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    A Federal Arbitration Act amendment that exempts workplace sexual harassment claims from arbitration is muddled in ongoing confusion about its chronological reach — and as many such cases begin to run up against applicable statutes of limitations, the clock is ticking for claimants to bring their actions in court, says Abe Melamed at Signature Resolution.

  • Top 10 Employer Resolutions For 2024

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    From technological leaps to sea changes in labor policy to literal sea changes, 2024 provides opportunities for employers to face big-picture questions that will shape their business for years to come, say Allegra Lawrence-Hardy and Lisa Haldar at Lawrence & Bundy.

  • Lessons Learned From 2023's Top FMLA Decisions

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    This year’s most significant Family and Medical Leave Act decisions offer lessons on the act's technical requirements, including the definition of serious health condition, compliance with notice requirements and whether it is permissible to give an employee substantial extra work upon their return from leave, says Linda Dwoskin at Dechert.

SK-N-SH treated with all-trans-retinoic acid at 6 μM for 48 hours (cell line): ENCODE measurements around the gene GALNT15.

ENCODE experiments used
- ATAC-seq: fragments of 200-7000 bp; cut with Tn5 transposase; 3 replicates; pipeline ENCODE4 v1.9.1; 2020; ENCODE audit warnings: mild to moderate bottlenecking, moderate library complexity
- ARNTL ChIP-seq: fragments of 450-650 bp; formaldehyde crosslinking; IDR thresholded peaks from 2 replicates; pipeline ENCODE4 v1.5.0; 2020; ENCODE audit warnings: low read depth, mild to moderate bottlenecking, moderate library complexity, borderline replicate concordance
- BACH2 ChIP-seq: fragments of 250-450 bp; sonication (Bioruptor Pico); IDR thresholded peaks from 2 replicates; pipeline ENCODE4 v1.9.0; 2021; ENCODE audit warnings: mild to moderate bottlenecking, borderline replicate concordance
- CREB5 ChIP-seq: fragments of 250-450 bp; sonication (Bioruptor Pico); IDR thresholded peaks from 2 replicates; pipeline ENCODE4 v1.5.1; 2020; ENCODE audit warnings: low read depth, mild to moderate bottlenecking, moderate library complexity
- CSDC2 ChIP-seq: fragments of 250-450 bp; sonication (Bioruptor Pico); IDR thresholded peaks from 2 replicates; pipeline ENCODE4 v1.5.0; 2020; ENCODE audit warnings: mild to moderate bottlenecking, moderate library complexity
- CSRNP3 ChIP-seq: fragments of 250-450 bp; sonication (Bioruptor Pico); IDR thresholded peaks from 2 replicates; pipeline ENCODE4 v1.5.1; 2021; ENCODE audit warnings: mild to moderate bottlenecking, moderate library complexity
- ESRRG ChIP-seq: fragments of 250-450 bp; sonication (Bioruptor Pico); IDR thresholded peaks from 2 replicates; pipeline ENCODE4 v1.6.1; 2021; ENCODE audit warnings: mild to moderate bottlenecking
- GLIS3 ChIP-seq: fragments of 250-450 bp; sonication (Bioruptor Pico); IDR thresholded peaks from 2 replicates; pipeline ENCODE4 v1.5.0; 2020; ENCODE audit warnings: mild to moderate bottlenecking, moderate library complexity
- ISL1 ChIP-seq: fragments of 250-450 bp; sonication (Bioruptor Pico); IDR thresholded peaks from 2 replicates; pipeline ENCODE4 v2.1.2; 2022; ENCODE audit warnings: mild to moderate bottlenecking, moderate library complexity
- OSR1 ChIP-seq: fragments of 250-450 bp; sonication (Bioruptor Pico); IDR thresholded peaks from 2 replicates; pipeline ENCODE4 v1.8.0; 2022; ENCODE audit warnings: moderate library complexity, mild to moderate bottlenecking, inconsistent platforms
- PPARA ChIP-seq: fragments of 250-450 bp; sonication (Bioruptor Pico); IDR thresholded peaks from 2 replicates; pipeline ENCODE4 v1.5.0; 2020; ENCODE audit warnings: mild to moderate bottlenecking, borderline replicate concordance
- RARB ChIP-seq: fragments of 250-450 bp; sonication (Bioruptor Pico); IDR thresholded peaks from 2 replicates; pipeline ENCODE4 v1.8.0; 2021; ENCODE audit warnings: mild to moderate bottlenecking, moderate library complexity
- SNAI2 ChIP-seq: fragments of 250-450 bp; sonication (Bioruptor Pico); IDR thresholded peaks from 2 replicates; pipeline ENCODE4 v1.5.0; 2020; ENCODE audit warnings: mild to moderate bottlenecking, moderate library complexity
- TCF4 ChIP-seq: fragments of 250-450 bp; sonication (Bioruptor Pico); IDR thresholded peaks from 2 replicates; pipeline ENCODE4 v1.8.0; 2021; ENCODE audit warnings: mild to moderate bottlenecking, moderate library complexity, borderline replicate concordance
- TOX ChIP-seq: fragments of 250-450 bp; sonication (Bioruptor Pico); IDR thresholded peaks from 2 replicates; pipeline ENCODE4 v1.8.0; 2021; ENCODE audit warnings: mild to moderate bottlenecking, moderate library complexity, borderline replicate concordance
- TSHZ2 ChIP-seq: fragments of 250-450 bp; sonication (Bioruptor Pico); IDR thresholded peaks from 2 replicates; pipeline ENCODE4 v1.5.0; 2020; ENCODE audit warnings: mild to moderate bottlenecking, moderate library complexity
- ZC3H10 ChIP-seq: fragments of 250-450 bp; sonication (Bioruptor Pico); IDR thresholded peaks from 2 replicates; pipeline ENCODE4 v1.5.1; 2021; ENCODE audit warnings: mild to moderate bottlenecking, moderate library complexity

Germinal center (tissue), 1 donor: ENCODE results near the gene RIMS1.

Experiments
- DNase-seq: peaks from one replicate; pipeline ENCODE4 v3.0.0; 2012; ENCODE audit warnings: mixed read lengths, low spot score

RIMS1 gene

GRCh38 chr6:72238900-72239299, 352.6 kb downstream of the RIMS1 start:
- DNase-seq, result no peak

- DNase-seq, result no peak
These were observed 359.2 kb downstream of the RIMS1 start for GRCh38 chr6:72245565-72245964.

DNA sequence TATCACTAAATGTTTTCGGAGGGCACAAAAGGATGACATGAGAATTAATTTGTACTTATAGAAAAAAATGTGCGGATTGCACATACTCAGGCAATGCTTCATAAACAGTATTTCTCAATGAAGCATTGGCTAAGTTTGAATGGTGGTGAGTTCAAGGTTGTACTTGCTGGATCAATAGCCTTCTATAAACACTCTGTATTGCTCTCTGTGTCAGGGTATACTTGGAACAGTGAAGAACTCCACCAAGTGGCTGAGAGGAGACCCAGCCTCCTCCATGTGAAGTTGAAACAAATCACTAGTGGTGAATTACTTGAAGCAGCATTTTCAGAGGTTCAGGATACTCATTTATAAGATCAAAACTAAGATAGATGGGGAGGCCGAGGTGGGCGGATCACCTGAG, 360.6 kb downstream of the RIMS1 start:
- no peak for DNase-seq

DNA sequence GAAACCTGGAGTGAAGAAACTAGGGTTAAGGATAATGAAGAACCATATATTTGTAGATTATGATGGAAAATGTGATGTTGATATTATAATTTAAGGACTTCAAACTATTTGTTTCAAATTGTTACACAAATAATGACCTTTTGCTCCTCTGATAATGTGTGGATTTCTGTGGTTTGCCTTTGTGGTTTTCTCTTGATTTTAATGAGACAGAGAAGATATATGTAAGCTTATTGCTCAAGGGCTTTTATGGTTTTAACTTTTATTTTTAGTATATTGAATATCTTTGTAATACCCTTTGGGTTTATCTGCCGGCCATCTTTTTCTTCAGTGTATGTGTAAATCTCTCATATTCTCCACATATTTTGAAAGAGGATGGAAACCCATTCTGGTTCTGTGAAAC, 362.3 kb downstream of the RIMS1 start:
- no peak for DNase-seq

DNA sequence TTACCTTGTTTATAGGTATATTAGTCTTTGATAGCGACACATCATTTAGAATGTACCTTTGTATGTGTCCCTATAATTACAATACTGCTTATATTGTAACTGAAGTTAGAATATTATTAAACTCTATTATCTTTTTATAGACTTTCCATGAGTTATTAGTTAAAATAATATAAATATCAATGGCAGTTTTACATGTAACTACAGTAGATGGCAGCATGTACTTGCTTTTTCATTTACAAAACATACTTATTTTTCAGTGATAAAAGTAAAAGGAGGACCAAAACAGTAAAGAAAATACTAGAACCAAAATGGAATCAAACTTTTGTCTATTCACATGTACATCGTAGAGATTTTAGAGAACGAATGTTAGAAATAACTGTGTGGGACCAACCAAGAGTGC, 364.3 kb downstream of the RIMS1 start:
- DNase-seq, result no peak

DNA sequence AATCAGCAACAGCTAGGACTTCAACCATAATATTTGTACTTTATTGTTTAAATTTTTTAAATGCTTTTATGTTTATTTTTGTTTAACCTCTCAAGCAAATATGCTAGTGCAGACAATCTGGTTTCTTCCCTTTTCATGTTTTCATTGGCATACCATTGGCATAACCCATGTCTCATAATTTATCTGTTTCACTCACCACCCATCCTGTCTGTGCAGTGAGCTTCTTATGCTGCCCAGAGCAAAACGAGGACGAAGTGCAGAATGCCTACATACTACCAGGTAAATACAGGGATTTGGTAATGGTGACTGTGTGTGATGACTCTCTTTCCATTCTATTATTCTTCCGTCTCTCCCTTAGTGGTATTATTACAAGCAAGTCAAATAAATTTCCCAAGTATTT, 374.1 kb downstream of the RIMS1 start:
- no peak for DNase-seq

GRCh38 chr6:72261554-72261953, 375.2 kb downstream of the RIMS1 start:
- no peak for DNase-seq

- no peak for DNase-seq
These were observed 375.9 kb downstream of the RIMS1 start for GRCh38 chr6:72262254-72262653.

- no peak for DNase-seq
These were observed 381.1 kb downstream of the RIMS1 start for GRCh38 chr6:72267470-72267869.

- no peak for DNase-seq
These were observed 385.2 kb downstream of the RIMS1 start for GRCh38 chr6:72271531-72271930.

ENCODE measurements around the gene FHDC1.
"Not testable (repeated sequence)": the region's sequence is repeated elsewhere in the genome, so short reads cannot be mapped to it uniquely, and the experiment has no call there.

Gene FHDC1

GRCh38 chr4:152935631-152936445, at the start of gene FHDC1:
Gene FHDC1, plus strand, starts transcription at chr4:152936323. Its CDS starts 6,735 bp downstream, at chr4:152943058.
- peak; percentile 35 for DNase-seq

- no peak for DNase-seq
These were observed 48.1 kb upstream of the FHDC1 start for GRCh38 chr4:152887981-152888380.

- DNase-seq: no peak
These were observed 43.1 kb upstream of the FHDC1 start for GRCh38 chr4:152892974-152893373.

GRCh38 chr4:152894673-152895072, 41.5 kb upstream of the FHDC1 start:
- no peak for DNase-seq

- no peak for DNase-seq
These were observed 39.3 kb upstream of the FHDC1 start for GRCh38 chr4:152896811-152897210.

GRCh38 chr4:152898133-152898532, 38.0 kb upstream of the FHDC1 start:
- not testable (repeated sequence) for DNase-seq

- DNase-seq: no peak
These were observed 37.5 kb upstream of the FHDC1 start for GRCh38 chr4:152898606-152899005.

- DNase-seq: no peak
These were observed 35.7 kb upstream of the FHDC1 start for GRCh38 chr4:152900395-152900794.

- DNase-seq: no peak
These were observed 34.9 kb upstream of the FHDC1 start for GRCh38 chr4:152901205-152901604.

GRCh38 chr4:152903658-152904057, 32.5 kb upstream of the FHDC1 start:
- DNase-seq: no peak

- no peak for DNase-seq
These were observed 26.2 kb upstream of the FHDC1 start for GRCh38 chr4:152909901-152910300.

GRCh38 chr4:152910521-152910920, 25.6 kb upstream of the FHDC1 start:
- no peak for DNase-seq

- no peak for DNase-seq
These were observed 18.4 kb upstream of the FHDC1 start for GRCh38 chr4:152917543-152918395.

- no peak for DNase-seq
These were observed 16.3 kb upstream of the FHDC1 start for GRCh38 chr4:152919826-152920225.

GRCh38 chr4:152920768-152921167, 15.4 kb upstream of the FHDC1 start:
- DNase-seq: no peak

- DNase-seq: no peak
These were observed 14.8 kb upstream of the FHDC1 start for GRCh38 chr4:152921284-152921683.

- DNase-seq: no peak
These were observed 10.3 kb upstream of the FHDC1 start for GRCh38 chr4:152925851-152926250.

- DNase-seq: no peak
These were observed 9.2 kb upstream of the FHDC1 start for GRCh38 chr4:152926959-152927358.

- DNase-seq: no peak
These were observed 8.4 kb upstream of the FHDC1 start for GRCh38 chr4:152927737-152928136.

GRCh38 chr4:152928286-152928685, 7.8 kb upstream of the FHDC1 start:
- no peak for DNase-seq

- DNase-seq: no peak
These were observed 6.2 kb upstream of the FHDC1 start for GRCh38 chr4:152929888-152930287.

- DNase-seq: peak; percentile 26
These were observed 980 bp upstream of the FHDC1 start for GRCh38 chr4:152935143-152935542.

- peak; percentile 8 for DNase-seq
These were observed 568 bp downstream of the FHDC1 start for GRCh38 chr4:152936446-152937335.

• Artificial Intelligence Is In Need Of Regulation — But How?

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    Since most of the artificial intelligence-related laws in 2023 were part of more extensive consumer privacy law, the U.S. still has a lot of work to do to build consensus on how to oversee AI, and even who should do the regulating, before moving forward on specific and reasonable guidelines as AI's capabilities grow, say Nick Toufexis and Paul Saputo at Saputo Toufexis.

  • Lessons Learned From 2023's Top ADA Decisions

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    This year saw the courts delving into the complexities of employee accommodations under the Americans with Disabilities Act in the post-pandemic workplace, going beyond bright-line rules with fact-intensive inquiries that are likely to create uncertainty for employers, says Linda Dwoskin at Dechert.